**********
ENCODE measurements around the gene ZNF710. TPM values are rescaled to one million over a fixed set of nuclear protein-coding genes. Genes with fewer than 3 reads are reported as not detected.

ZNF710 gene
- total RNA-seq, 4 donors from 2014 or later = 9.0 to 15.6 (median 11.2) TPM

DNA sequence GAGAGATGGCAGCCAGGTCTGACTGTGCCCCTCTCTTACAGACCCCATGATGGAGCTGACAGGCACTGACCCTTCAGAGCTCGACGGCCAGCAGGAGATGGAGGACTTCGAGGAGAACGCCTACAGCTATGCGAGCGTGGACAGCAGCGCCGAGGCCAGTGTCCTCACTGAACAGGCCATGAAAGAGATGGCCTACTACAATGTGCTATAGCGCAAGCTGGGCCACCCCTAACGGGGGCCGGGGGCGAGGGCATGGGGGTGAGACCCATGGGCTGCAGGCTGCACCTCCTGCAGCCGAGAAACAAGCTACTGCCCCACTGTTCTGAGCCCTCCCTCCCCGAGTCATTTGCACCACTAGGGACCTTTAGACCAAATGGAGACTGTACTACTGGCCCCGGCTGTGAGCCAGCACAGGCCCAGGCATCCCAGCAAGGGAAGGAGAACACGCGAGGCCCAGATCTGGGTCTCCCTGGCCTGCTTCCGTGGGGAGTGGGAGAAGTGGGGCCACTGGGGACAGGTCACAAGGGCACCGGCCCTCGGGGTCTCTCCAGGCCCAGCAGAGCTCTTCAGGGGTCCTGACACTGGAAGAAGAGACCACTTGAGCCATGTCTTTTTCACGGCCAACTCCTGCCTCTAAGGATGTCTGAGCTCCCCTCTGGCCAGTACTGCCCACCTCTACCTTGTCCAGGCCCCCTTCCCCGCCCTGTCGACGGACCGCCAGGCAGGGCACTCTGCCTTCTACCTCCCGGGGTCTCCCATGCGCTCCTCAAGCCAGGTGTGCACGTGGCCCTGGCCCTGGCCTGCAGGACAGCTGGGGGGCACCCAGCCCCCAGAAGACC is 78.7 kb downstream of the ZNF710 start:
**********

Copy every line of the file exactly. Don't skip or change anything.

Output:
ENCODE measurements around the gene ZNF710. TPM values are rescaled to one million over a fixed set of nuclear protein-coding genes. Genes with fewer than 3 reads are reported as not detected.

ZNF710 gene
- total RNA-seq, 4 donors from 2014 or later = 9.0 to 15.6 (median 11.2) TPM

DNA sequence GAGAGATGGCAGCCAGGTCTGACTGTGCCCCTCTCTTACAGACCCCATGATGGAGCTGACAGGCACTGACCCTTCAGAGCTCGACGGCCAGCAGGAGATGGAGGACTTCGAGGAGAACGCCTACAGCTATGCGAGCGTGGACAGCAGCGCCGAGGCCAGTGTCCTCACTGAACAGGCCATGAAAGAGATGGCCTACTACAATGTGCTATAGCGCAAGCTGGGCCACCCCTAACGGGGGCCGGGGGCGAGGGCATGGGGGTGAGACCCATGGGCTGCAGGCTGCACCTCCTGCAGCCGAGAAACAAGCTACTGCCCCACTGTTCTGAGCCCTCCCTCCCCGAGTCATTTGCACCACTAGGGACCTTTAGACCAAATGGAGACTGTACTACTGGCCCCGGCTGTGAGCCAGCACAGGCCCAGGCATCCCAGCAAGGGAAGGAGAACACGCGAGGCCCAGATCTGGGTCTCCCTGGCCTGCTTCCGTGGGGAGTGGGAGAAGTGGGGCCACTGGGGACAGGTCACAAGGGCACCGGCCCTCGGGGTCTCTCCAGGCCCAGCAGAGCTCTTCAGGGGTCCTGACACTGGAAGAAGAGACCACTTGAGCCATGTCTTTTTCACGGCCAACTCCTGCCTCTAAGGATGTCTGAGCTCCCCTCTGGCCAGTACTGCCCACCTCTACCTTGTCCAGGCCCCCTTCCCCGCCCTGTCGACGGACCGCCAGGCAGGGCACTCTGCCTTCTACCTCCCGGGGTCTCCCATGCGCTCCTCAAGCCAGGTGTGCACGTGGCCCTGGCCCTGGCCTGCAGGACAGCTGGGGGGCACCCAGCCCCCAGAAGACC is 78.7 kb downstream of the ZNF710 start: